The Disasterpiece/Masterpiece that Is Eight Legged Freaks

Buried Treasures

I can’t decide if Eight Legged Freaks is brilliant or an absolute failure. One on hand, it’s clearly billed as a horror comedy, so there’s definitely the possibility I’m laughing with the movie. But there’s also enough in the movie that comes across as bad film making that I hesitate to say it’s all intentional. I can safely say, however, that it is a pure joy to watch, be it a masterpiece or a disasterpiece.

Eight Legged Freaks is the tale of a small town overrun by giant spiders after an accidental spill of toxic waste contaminated a pond which then contaminated crickets which were then fed to spiders. It’s important to note that, though the crickets are apparently larger than average, we never see any of them. It is only the spiders that become giant. And start attacking people. And also learn how to chitter in ways that are clearly a rudimentary form of speech.

If the description of how and what the spiders came to be don’t sell you on the movie, don’t worry. It also has explosions, radical dirt bike stunts, a plot to save the town from financial ruin, corrupt officials and, honestly, pretty much anything else that you can think of.

Like David Arquette riding a motorbike, with his aunt, through an exploding mine while being chased by a horde of spiders. Spiders sliding down a wire Indiana-Jones style while shouting like Tarzan. And just a good old Taser to the groin. There’s honestly just so much to love about this movie that I could spend the next couple hundred words just going scene by scene describing its schlocky insanity. And as much as I want to, there’s just so much more to see that I would hate to spoil all the fun.

Eight Legged Freaks is the definition of “so bad it’s good” and I honestly believe it deserves a place in the pantheon next to The Room and Birdemic: Shock and Terror. It has just such an incredible escalation of ridiculousness. It never falters in its action, there’s never a lull of mediocrity to grind the enjoyment to a halt. Each moment manages to be better than the last, finding new and inventive ways to be wonderfully bizarre. Where do you go from a desert dirt bike escape? To dozens of spiders exploding in a gas tanker while audibly screaming. Obviously.

“But Sean!” I hear you cry through your computer. “You said this was either a masterpiece or a disasterpiece, but all you’re saying is how enjoyably bad it is!”

You’re right, I did! And this is honestly where it gets tricky. Eight Legged Freaks has lots of ’80s “the kid is right, but the adults won’t listen” and “saving the town in multiple ways by accident” tropes with a heaping helping of ’90s rad-itude. It revels in these clichés, creating a movie that feels very Spielburg-esque, but in a tongue-in-cheek way. It raises the movie from a silly movie about giant arachnids to the level of clever parody or satire.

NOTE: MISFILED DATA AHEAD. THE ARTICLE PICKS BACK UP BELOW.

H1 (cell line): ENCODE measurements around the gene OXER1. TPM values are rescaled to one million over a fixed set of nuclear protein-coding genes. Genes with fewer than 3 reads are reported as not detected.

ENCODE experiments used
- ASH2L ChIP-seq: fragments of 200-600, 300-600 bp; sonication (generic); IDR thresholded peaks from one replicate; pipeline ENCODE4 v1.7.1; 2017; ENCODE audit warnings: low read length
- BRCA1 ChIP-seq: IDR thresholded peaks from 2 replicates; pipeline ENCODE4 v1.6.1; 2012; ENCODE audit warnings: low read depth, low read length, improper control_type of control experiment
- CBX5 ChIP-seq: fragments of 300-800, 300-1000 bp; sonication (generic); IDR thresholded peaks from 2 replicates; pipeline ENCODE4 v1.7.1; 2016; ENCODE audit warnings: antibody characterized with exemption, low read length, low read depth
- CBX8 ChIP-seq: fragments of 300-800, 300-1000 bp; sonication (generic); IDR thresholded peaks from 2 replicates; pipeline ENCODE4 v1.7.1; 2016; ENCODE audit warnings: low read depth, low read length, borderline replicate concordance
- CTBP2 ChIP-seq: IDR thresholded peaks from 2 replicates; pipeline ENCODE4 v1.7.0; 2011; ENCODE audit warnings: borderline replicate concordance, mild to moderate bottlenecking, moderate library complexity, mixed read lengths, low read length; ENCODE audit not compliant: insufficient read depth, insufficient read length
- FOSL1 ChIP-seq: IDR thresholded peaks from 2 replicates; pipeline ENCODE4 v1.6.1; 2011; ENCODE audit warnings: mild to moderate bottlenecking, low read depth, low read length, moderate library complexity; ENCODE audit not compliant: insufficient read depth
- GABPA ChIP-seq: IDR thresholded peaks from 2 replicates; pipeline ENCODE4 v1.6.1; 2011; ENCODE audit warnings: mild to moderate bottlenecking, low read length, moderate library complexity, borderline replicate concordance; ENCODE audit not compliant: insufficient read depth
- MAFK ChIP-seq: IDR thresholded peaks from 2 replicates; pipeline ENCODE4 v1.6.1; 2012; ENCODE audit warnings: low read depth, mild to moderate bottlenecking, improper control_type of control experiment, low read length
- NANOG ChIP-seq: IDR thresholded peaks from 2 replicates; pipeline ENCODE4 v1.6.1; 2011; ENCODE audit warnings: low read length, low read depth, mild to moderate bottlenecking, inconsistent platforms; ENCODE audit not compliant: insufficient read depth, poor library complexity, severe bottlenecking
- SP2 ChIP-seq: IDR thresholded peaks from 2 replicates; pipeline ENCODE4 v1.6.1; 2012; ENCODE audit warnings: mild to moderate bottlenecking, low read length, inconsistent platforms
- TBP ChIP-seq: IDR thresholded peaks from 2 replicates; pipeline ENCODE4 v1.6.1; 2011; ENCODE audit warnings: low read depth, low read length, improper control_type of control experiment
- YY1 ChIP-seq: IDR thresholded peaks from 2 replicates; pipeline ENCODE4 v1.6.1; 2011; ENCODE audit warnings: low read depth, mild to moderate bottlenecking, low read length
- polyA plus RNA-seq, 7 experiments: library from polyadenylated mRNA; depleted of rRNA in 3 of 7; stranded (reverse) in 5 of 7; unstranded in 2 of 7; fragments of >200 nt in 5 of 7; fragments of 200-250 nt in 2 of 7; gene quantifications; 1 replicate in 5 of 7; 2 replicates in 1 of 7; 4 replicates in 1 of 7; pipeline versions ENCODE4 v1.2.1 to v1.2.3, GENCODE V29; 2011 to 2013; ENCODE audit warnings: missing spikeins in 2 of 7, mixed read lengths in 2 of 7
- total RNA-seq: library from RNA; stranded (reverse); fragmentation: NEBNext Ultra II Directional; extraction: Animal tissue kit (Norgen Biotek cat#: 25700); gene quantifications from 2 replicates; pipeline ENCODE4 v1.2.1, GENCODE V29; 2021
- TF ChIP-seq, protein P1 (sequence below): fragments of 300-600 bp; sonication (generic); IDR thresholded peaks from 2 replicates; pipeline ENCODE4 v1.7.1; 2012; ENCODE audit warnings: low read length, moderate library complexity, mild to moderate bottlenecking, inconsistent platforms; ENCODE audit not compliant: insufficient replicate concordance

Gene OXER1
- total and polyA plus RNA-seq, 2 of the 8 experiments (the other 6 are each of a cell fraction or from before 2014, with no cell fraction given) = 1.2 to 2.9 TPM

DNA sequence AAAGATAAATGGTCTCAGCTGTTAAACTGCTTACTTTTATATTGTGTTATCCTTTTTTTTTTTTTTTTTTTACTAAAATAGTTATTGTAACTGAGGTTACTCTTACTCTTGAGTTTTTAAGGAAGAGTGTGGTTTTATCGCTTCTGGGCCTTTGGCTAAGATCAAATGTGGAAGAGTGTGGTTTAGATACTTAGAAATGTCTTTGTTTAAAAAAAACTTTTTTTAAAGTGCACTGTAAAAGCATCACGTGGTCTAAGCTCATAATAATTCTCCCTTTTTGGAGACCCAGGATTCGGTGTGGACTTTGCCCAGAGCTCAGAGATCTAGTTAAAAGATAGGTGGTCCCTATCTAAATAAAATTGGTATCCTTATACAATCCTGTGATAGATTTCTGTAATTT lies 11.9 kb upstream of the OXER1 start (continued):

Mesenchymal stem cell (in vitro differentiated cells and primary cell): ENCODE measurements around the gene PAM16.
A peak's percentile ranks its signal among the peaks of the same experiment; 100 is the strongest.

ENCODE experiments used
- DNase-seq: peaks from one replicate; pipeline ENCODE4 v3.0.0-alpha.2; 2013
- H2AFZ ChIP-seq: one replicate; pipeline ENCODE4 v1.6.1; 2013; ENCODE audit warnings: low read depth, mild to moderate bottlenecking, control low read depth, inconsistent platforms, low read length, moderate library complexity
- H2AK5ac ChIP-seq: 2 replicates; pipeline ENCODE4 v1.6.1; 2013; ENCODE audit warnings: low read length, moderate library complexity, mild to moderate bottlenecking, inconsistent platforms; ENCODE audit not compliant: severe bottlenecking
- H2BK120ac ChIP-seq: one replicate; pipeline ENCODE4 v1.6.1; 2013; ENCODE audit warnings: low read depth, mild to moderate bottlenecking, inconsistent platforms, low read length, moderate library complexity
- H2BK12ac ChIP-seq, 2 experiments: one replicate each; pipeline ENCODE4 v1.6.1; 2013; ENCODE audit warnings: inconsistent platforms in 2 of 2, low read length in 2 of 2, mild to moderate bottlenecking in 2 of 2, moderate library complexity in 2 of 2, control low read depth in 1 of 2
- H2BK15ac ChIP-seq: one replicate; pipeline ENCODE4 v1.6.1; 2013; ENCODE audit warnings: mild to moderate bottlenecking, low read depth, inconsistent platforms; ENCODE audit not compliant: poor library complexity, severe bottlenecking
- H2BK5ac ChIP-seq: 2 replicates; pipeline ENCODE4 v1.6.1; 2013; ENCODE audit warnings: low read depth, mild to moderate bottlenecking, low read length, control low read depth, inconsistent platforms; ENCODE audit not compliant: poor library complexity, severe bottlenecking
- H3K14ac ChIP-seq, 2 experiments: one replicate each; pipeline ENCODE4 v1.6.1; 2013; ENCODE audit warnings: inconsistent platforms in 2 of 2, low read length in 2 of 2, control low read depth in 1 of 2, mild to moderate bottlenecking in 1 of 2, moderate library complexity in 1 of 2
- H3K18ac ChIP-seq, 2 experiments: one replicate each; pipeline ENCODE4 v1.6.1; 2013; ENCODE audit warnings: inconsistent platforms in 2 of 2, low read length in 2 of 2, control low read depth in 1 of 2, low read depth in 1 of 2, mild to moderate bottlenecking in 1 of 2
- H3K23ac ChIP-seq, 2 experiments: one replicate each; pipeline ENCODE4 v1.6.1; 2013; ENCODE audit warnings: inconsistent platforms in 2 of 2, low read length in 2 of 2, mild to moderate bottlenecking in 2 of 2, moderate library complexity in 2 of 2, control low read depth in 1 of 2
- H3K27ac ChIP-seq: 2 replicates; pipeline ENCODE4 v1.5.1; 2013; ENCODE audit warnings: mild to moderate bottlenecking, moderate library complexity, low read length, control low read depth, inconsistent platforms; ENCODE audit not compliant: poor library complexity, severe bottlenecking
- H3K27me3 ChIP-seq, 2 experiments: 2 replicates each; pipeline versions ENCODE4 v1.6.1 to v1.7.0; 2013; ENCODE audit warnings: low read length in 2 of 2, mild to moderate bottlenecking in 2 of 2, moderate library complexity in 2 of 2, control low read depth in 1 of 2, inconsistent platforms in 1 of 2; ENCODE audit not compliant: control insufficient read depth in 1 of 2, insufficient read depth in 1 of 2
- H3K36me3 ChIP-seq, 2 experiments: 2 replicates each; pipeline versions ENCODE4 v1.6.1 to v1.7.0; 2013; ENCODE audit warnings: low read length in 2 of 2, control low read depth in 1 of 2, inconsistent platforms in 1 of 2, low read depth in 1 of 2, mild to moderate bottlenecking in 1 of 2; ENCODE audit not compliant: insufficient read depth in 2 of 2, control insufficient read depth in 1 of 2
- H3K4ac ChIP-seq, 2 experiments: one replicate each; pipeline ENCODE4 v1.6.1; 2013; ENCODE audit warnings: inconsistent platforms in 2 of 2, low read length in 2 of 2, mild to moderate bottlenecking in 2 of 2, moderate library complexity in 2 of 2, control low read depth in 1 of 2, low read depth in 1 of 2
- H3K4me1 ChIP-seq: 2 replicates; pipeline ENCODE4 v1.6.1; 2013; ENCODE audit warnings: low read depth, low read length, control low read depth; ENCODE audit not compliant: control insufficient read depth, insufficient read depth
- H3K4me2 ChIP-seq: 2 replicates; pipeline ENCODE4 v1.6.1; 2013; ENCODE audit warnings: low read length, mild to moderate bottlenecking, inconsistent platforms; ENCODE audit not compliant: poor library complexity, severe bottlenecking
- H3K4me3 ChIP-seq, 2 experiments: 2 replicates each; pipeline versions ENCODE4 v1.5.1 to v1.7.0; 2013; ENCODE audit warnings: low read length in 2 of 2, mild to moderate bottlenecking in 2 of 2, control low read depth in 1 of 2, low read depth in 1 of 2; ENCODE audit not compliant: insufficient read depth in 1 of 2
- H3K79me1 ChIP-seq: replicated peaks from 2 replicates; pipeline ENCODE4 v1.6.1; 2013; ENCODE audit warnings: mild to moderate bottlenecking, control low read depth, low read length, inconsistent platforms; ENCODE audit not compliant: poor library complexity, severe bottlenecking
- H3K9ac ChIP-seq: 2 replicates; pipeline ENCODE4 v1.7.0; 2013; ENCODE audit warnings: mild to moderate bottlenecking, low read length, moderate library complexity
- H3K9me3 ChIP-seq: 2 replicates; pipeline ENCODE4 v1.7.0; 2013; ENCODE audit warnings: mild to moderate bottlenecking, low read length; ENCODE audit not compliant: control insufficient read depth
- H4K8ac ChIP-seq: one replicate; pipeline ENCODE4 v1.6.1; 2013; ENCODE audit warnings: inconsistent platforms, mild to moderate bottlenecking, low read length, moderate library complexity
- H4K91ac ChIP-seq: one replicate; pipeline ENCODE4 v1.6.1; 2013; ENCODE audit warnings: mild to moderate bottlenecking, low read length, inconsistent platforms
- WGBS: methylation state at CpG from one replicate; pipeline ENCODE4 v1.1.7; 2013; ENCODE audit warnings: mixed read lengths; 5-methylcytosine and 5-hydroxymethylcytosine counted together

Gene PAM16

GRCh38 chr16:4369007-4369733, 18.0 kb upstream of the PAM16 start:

I think.

The quality of this movie so varied that I can watch one scene and be blown away by how clever it is with its use of tropes to create humor, but the next scene is so wild, so out of left field, I retroactively doubt that its smart enough to be creating these moments intentionally.

Take, for instance, the Taser to the groin. The scene starts with a rad ’90’s teen attempting to get into Scarlett Johansson’s (yes, actually) pants before she tazers him, complaining that her mom was right. This, by itself, is the logical conclusion of the trope. Girl falls for bad boy, mom warns against him, boy pushes too far, girl realizes mom was right and leaves. Adding the Taser gives the scene the punch that shows it to be a joke, a hyper-extension of the cliché.

But then the boy soils himself. And it’s not just visual, no. You get the full audio-visual nightmare. It takes the joke just one step further, and in doing so debases itself. It’s reduced back to the weird silly movie about giant arachnids. The movie treats this as the true punchline, that “watch this teen soil himself” is what makes the scene funny.

For every moment of clever film making, there is an equal and opposite moment of just terrible film making. That seems to be the core tenant of Eight Legged Freaks and why I will never be sure how to categorize this movie. And yet, I will continue to recommend this movie to anyone with a penchant for silly movies or a love of schlock. It’s dumb, it’s over-the-top and it is absolutely worth your time.

Written by Sean Mekinda

Sean Mekinda is a fan of all things auteur and weird. He's currently one of the hosts of Beating a Dead Horse, a podcast all about death in media. The first movie he remembers loving is The Iron Giant. The first movie he remembers hating is Alien VS Predator Requiem. He currently lives in Columbus, Ohio with his girlfriend and two needy huskies.

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